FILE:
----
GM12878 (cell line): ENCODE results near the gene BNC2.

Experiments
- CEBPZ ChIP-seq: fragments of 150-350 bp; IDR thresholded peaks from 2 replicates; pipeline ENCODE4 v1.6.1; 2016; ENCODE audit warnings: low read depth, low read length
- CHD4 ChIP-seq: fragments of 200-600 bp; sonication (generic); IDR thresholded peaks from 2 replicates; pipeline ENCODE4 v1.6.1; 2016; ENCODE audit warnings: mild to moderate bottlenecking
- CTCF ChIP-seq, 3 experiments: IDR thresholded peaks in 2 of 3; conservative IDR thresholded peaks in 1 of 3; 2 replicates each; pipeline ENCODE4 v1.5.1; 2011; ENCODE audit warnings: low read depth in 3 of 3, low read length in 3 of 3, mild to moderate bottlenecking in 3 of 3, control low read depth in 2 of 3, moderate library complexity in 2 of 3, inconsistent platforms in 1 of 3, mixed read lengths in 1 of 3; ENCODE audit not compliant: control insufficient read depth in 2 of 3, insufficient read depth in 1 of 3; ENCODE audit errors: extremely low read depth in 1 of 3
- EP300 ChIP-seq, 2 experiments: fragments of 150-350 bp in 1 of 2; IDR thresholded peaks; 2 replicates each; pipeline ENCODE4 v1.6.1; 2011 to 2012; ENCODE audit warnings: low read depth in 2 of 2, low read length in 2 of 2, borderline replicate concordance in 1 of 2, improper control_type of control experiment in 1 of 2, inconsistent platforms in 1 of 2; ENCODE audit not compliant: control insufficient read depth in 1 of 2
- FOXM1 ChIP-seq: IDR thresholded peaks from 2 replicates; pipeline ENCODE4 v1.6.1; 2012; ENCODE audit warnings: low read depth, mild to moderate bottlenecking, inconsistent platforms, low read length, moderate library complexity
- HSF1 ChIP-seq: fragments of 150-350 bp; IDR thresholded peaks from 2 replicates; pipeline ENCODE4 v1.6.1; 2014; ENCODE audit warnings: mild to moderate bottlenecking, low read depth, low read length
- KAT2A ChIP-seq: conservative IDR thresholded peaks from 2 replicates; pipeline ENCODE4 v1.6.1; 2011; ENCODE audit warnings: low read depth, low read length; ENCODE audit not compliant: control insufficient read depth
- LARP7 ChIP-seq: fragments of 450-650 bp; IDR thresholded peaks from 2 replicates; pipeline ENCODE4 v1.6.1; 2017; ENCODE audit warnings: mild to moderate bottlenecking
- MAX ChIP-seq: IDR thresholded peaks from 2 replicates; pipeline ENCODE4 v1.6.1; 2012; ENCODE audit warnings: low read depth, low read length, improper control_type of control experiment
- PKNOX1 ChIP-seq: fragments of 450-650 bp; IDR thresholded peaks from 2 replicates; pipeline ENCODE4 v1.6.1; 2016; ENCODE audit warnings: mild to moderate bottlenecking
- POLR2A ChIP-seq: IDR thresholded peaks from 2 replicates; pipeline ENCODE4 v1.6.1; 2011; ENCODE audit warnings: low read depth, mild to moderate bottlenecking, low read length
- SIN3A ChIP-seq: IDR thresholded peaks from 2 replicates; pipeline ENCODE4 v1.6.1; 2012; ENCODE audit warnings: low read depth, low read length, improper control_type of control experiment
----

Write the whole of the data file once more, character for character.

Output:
GM12878 (cell line): ENCODE results near the gene BNC2.

Experiments
- CEBPZ ChIP-seq: fragments of 150-350 bp; IDR thresholded peaks from 2 replicates; pipeline ENCODE4 v1.6.1; 2016; ENCODE audit warnings: low read depth, low read length
- CHD4 ChIP-seq: fragments of 200-600 bp; sonication (generic); IDR thresholded peaks from 2 replicates; pipeline ENCODE4 v1.6.1; 2016; ENCODE audit warnings: mild to moderate bottlenecking
- CTCF ChIP-seq, 3 experiments: IDR thresholded peaks in 2 of 3; conservative IDR thresholded peaks in 1 of 3; 2 replicates each; pipeline ENCODE4 v1.5.1; 2011; ENCODE audit warnings: low read depth in 3 of 3, low read length in 3 of 3, mild to moderate bottlenecking in 3 of 3, control low read depth in 2 of 3, moderate library complexity in 2 of 3, inconsistent platforms in 1 of 3, mixed read lengths in 1 of 3; ENCODE audit not compliant: control insufficient read depth in 2 of 3, insufficient read depth in 1 of 3; ENCODE audit errors: extremely low read depth in 1 of 3
- EP300 ChIP-seq, 2 experiments: fragments of 150-350 bp in 1 of 2; IDR thresholded peaks; 2 replicates each; pipeline ENCODE4 v1.6.1; 2011 to 2012; ENCODE audit warnings: low read depth in 2 of 2, low read length in 2 of 2, borderline replicate concordance in 1 of 2, improper control_type of control experiment in 1 of 2, inconsistent platforms in 1 of 2; ENCODE audit not compliant: control insufficient read depth in 1 of 2
- FOXM1 ChIP-seq: IDR thresholded peaks from 2 replicates; pipeline ENCODE4 v1.6.1; 2012; ENCODE audit warnings: low read depth, mild to moderate bottlenecking, inconsistent platforms, low read length, moderate library complexity
- HSF1 ChIP-seq: fragments of 150-350 bp; IDR thresholded peaks from 2 replicates; pipeline ENCODE4 v1.6.1; 2014; ENCODE audit warnings: mild to moderate bottlenecking, low read depth, low read length
- KAT2A ChIP-seq: conservative IDR thresholded peaks from 2 replicates; pipeline ENCODE4 v1.6.1; 2011; ENCODE audit warnings: low read depth, low read length; ENCODE audit not compliant: control insufficient read depth
- LARP7 ChIP-seq: fragments of 450-650 bp; IDR thresholded peaks from 2 replicates; pipeline ENCODE4 v1.6.1; 2017; ENCODE audit warnings: mild to moderate bottlenecking
- MAX ChIP-seq: IDR thresholded peaks from 2 replicates; pipeline ENCODE4 v1.6.1; 2012; ENCODE audit warnings: low read depth, low read length, improper control_type of control experiment
- PKNOX1 ChIP-seq: fragments of 450-650 bp; IDR thresholded peaks from 2 replicates; pipeline ENCODE4 v1.6.1; 2016; ENCODE audit warnings: mild to moderate bottlenecking
- POLR2A ChIP-seq: IDR thresholded peaks from 2 replicates; pipeline ENCODE4 v1.6.1; 2011; ENCODE audit warnings: low read depth, mild to moderate bottlenecking, low read length
- SIN3A ChIP-seq: IDR thresholded peaks from 2 replicates; pipeline ENCODE4 v1.6.1; 2012; ENCODE audit warnings: low read depth, low read length, improper control_type of control experiment